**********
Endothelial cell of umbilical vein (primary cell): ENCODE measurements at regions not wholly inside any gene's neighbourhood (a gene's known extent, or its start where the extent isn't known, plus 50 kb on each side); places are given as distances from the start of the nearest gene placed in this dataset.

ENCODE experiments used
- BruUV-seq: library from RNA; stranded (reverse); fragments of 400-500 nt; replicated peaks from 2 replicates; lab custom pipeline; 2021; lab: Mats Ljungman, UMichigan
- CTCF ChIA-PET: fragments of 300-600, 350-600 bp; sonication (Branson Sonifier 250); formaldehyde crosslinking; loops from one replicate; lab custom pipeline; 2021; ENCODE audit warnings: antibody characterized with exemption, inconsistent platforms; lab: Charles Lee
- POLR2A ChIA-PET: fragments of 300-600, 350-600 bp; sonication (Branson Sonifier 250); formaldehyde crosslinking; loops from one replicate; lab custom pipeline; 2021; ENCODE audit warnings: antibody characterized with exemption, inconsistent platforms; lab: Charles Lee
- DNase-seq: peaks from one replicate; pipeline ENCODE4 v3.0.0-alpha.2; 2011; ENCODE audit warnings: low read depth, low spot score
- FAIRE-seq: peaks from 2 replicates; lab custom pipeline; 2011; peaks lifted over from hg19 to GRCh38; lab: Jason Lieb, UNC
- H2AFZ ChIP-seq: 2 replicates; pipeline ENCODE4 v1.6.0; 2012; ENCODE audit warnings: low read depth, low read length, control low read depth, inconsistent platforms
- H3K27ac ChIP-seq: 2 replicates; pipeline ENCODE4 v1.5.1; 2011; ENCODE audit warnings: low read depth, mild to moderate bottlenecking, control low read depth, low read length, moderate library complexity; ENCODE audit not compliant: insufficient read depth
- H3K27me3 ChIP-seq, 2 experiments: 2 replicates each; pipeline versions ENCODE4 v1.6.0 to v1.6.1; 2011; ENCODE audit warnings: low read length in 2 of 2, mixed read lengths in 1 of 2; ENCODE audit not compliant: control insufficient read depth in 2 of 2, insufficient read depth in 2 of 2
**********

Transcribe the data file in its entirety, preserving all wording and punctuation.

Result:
Endothelial cell of umbilical vein (primary cell): ENCODE measurements at regions not wholly inside any gene's neighbourhood (a gene's known extent, or its start where the extent isn't known, plus 50 kb on each side); places are given as distances from the start of the nearest gene placed in this dataset.

ENCODE experiments used
- BruUV-seq: library from RNA; stranded (reverse); fragments of 400-500 nt; replicated peaks from 2 replicates; lab custom pipeline; 2021; lab: Mats Ljungman, UMichigan
- CTCF ChIA-PET: fragments of 300-600, 350-600 bp; sonication (Branson Sonifier 250); formaldehyde crosslinking; loops from one replicate; lab custom pipeline; 2021; ENCODE audit warnings: antibody characterized with exemption, inconsistent platforms; lab: Charles Lee
- POLR2A ChIA-PET: fragments of 300-600, 350-600 bp; sonication (Branson Sonifier 250); formaldehyde crosslinking; loops from one replicate; lab custom pipeline; 2021; ENCODE audit warnings: antibody characterized with exemption, inconsistent platforms; lab: Charles Lee
- DNase-seq: peaks from one replicate; pipeline ENCODE4 v3.0.0-alpha.2; 2011; ENCODE audit warnings: low read depth, low spot score
- FAIRE-seq: peaks from 2 replicates; lab custom pipeline; 2011; peaks lifted over from hg19 to GRCh38; lab: Jason Lieb, UNC
- H2AFZ ChIP-seq: 2 replicates; pipeline ENCODE4 v1.6.0; 2012; ENCODE audit warnings: low read depth, low read length, control low read depth, inconsistent platforms
- H3K27ac ChIP-seq: 2 replicates; pipeline ENCODE4 v1.5.1; 2011; ENCODE audit warnings: low read depth, mild to moderate bottlenecking, control low read depth, low read length, moderate library complexity; ENCODE audit not compliant: insufficient read depth
- H3K27me3 ChIP-seq, 2 experiments: 2 replicates each; pipeline versions ENCODE4 v1.6.0 to v1.6.1; 2011; ENCODE audit warnings: low read length in 2 of 2, mixed read lengths in 1 of 2; ENCODE audit not compliant: control insufficient read depth in 2 of 2, insufficient read depth in 2 of 2